BANGKOK (Reuters) - Protesters laying siege to Bangkok’s two airports braced for a battle with security forces on Friday after Thailand’s prime minister declared a state of emergency to end a blockade threatening to cripple the economy.
People’s Alliance of Democracy “security guards” manned a series of road blocks of razor wire, crash barriers and plastic water bottles on the expressway leading to the capital’s $4 billion Suvarnabhumi airport, shut since Tuesday.
The men, armed with sticks and metal bars, checked cars entering the area. There were similar scenes at Bangkok’s Don Muang airport, whose closure late on Wednesday severed all air links between the city of 8 million and the outside world.
In a televised address from the government stronghold of Chiang Mai, 700 km (400 miles) north of Bangkok, Prime Minister Somchai Wongsawat declared emergency law, saying the export and tourism-driven economy could not tolerate further disruption.
“I need to do something to restore peace and order,” he said.
A similar declaration in September to dislodge PAD protesters occupying Government House was ignored by the army and, even though the PAD were preparing to repel a police assault, it was not clear when, or even if, one would materialize.
The PAD refused to end their sit-ins, which have forced hundreds of flights to be canceled, stranding thousands of foreign tourists in one of Asia’s biggest air hubs and grounding millions of dollars of air cargo.
“We will not leave. We will use human shields against the police if they try to disperse us,” PAD leader Suriyasai Katasila told Reuters.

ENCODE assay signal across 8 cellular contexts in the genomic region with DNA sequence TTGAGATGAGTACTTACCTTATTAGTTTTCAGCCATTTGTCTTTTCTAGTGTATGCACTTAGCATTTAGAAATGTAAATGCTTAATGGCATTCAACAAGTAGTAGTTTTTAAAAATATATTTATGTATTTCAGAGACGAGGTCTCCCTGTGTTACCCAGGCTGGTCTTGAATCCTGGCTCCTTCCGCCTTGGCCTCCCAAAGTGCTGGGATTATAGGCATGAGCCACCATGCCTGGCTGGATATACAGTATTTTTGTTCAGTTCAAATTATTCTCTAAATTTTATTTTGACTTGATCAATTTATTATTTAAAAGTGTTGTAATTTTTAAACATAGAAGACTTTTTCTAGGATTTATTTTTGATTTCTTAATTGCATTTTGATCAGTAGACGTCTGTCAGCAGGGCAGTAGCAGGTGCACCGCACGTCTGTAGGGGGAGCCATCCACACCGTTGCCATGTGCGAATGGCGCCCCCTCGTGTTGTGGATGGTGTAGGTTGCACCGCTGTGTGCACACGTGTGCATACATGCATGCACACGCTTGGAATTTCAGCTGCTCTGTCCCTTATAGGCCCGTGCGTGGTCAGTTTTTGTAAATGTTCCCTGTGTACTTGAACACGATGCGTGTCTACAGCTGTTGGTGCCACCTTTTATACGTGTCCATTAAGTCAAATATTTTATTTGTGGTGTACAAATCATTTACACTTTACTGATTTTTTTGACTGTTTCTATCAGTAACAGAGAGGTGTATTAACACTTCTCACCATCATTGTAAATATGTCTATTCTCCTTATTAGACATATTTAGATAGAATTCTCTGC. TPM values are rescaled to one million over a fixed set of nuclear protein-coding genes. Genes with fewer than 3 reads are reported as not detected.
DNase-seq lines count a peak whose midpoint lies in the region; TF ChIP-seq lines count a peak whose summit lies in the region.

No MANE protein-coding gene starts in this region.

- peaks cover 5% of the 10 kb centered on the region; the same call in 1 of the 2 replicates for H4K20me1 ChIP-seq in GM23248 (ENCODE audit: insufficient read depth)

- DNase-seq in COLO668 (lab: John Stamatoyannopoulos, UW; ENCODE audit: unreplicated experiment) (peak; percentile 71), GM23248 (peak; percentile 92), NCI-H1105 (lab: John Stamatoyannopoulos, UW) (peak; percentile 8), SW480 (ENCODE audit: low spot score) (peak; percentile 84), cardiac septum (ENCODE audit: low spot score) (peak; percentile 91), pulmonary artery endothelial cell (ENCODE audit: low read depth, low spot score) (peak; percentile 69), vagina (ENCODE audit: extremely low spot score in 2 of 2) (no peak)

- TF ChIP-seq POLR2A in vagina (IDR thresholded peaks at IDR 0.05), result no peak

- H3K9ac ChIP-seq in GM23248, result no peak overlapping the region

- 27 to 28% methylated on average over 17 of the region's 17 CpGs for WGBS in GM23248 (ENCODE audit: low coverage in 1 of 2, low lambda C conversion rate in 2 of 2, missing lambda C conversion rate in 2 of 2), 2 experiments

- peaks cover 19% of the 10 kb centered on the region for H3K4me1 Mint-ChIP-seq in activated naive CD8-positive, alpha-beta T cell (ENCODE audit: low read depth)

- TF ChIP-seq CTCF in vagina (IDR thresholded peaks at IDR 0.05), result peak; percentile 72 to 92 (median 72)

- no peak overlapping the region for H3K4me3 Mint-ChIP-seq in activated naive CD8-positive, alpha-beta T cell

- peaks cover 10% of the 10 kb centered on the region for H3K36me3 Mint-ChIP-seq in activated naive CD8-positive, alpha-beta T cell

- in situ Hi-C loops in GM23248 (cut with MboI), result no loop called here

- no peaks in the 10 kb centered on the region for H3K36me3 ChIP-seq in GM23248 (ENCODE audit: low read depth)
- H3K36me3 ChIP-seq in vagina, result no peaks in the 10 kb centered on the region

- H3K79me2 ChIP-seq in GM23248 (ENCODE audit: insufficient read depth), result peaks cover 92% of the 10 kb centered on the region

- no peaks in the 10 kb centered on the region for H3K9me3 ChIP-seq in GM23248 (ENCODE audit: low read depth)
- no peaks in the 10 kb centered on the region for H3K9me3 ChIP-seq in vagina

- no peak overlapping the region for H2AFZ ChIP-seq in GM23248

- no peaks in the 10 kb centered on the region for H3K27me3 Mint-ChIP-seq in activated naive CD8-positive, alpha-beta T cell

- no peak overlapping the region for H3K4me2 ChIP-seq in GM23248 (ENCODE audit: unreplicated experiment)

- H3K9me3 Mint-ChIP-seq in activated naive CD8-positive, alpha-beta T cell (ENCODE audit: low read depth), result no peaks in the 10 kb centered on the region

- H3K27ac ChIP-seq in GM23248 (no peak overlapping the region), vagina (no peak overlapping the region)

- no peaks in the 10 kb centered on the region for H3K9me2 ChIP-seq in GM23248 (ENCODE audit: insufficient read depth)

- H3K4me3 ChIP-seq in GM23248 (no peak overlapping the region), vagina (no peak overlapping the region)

Another PAD figurehead threatened to expand the movement’s six-month campaign by bringing Bangkok’s traffic network to a halt with flying protests at dozens of motorway intersections.
A government spokesman said the economy could lose at least 100 billion baht ($2.8 billion) if the sieges drag on for a month, and reduce GDP growth for the year to 4 percent from a current estimate of 4.5 percent, already a seven-year low.
Thailand’s three-year-old political crisis has deepened dramatically since the PAD began a “final battle” on Monday to unseat a government it accuses of being a pawn of former leader Thaksin Shinawatra, ousted in a 2006 coup. Somchai is Thaksin’s brother-in-law.
Pressure has built on the army to step in since Somchai rejected military calls to quit, but pro-government forces are threatening to take up arms if the elected administration is ousted, raising fears of major civil unrest.
Anupong has repeatedly said he would not take over, arguing the army is powerless to heal the fundamental political rifts between the Bangkok elite and middle classes who despise Thaksin, and the majority rural and urban poor who love him.
However, rumors continued to swirl round the capital of the army preparing to launch what would be Thailand’s 19th coup or attempted coup in 76 years of on-off democracy.
“They are 100 percent on standby,” a high-ranking former military officer, who declined to be named, said.
Some office workers went home early on Thursday and the United Nations advised its staff to remain indoors.
Tension has been rising elsewhere in the country, with a pro-government gang in Chiang Mai dragging a PAD activist from his car and shooting him dead.
The government offered to shuttle thousands of stranded tourists by bus to U-Tapao, a Vietnam War-era naval airbase 150 km (90 miles) east of Bangkok as an alternative landing site for airlines. It is not known if any have taken up the offer.
Among those stranded at the 125,000 passenger-a-day Suvarnabhumi were hundreds of Thai Muslims booked on a once-in-a-lifetime haj pilgrimage to Saudi Arabia.
“Some of them have saved all their lives for this,” said Muhammed Yusouf, guide accompanying the pilgrims, many of whom would be traveling by plane for the first time.
“If they miss this opportunity, they might not get a second chance.”
Additional reporting by David Fox and Nopporn Wong-Anan; Editing by Darren Schuettler and Jeremy Laurence